Believe it or not, Prague also has interesting modern architecture, like the Tančící dům, or “dancing house,” designed by American architect, Frank Gehry. The city even has its own mini-Eiffel Tower called Petrin Tower, which has a viewing deck, and nearby attractions like a Victorian mirror maze, castle ruins and an observatory.
Where to Stay
Like most European capital cities, Prague has a variety of accommodation options suitable to every budget. Five-star hotels like Buddha-Bar Hotel Prague and Alchymist Grand Hotel and Spa offer the most comfort and luxury for the price. Expect to pay around $250 a night (including breakfast) for hotels in this price range.
Three- and Four-Star
Three- and four-star hotels are plentiful in Prague, with many centrally located within the city. Modern decor and a tranquil atmosphere are signature qualities for the best in this price range (around $120 a night).
Best bets are The ICON Hotel & Lounge or the Unitas Hotel, which include all the comforts you’d expect from a hotel in the United States — and more — including things like a DVD player and film library.
Solo travelers will also want to check out the hostels in the area. Prague has some of the most affordable and comfortable hostels in Eastern Europe. For as little as $12 a night you can have your own tiny room with free WiFi at Hostel Seven in the suburbs of Bubny.
Dormitory-style rooms are also available around this price (per person) in the Jewish Quarter and Old Town, with some like Art Hole Hostel even offering an included breakfast.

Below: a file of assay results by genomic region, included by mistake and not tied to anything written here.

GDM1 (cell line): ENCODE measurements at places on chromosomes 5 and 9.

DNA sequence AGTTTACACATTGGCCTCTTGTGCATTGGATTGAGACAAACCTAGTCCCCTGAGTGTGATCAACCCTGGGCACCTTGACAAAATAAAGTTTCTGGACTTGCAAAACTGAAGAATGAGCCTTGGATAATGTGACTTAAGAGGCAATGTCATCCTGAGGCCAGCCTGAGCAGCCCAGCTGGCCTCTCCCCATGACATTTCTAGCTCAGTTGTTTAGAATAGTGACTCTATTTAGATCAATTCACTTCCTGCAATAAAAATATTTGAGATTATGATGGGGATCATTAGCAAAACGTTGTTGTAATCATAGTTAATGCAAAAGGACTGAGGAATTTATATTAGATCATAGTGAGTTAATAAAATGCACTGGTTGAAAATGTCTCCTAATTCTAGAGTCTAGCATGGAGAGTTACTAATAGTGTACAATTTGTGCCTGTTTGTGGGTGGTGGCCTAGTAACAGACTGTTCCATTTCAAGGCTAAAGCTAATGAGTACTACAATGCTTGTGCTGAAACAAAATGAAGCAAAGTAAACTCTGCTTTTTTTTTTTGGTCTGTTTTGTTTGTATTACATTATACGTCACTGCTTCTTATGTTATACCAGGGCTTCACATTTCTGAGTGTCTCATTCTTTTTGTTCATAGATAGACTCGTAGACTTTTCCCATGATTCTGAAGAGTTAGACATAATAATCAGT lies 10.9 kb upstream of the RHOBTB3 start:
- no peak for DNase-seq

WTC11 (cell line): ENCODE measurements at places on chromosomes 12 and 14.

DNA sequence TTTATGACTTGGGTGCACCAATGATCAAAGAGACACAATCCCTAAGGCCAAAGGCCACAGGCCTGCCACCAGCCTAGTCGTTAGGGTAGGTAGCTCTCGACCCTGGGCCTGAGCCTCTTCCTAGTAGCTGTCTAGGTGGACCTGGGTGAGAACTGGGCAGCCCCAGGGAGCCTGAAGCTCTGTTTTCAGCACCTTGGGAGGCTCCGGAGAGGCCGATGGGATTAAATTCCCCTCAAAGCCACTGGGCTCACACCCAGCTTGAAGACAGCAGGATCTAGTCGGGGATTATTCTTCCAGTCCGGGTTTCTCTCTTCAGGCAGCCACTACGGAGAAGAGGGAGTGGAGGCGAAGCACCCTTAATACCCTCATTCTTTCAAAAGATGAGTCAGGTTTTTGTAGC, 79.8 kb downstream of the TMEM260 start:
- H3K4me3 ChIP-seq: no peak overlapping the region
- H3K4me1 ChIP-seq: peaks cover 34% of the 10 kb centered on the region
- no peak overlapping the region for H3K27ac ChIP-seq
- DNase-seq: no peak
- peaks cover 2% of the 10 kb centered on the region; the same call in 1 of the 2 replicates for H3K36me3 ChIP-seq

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About the size of other well-traveled Eastern European capital cities like Budapest — although with a significantly smaller, spread out population — Prague has a relatively efficient public transport system. Trams, metros and buses are the most frequently used forms, and fares are generally interchangeable.
Tickets can be purchased at stations and stops, at tobacco shops and even by using your phone. Transportation tickets are sold in time increments from 30 minutes to 72 hours. A lot of the city is fairly walkable so the shorter timed tickets are the most frequently used. Expect to pay around $1 to $1.50 per ride if traveling short distances under 90 minutes.
You also have the option of using sightseeing buses to get around. Hop-on hop-off buses start at $26 for 24-hour usage of two single routes to nine different parts of the city. You can also add on walking tours of Prague Castle and the Jewish Quarter, in addition to seeing part of the city by boat.
When to Go
Located around the same latitude as parts of Canada, Prague typically has real seasons — moderately warm summers and cold winters. Peak season, then, ranges from April to October when temperatures average around the low 70s. If you don’t mind braving colder weather, you can avoid the crowds and save on both flights and accommodation.
However, tourism picks up again right around the holidays. Prague, like many other European capital cities, hosts festive Christmas markets full of seasonal decorations and merchandise, delicious food and drink, twinkling lights and entertainment.
As with planning any vacation, it’s a good idea to schedule your visit around specific attractions and activities that are a must-see. Prague has a number of political and religious holidays throughout the year, especially in the summer and winter, which may impact when certain things are open.
Figuring out the best time to go will vary from person to person, but in general will depend on the season, activities and price of travel to and around Prague.